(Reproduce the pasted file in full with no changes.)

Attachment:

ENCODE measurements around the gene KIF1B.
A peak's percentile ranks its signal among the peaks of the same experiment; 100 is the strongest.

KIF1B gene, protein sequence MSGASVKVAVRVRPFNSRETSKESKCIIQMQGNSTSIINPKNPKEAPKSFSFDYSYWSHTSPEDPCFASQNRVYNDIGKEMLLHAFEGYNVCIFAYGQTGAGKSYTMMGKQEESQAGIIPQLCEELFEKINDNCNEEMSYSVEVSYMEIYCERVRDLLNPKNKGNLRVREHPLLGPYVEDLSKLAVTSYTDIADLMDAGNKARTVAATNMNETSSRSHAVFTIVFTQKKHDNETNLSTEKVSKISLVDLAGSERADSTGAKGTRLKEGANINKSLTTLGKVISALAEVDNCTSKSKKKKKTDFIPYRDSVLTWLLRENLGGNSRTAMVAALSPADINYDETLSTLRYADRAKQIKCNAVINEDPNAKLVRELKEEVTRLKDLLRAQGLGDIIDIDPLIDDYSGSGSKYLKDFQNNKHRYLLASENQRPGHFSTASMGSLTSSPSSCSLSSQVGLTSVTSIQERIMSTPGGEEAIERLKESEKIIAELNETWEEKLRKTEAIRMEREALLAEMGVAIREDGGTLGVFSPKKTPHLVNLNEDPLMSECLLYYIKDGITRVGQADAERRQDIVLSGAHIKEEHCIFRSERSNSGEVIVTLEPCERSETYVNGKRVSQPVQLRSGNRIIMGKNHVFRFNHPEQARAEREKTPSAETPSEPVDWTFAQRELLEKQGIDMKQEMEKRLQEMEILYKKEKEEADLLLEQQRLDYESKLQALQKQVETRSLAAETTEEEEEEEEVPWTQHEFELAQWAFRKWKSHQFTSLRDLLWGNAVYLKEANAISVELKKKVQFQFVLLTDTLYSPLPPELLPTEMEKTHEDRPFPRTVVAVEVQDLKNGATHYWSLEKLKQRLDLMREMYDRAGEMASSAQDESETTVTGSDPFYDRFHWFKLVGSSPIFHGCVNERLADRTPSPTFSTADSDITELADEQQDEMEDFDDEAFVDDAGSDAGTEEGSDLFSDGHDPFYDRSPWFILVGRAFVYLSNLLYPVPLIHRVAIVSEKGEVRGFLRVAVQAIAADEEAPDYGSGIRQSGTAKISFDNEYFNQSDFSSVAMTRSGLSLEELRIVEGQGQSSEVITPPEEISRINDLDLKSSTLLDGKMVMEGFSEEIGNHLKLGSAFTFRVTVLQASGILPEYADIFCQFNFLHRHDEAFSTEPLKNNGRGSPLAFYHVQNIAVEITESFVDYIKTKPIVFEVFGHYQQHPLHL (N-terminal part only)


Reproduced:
ENCODE measurements around the gene KIF1B.
A peak's percentile ranks its signal among the peaks of the same experiment; 100 is the strongest.

KIF1B gene, protein sequence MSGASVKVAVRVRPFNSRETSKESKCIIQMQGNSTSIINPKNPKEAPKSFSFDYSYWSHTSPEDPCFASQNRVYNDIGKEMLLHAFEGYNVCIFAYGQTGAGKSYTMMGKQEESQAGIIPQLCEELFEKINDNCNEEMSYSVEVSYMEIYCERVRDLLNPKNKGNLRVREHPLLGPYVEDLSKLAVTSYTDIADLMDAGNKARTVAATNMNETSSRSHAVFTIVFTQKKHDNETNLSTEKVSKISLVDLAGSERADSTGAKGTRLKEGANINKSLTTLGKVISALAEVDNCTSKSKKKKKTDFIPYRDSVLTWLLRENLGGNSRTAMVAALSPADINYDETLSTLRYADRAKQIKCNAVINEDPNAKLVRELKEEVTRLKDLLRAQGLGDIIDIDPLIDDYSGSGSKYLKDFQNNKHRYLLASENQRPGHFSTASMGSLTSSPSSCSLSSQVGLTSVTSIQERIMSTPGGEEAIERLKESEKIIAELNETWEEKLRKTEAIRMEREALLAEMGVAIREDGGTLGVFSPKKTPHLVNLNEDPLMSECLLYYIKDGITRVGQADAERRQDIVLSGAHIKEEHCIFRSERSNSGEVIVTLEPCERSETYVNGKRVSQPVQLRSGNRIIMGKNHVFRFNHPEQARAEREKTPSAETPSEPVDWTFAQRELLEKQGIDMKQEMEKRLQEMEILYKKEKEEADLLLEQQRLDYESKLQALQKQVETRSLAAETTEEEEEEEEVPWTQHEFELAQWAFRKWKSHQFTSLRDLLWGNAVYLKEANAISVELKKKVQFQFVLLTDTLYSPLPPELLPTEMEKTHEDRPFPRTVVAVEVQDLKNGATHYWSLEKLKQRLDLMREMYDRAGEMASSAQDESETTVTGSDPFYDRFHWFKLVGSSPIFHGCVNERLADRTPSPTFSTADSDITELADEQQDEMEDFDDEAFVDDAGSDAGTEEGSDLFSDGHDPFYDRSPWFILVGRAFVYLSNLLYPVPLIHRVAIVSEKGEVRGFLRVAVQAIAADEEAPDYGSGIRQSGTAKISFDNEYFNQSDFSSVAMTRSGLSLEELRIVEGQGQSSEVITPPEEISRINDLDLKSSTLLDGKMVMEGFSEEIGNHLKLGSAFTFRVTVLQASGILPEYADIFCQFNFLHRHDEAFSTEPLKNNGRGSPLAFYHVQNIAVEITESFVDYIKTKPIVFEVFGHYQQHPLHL (N-terminal part only)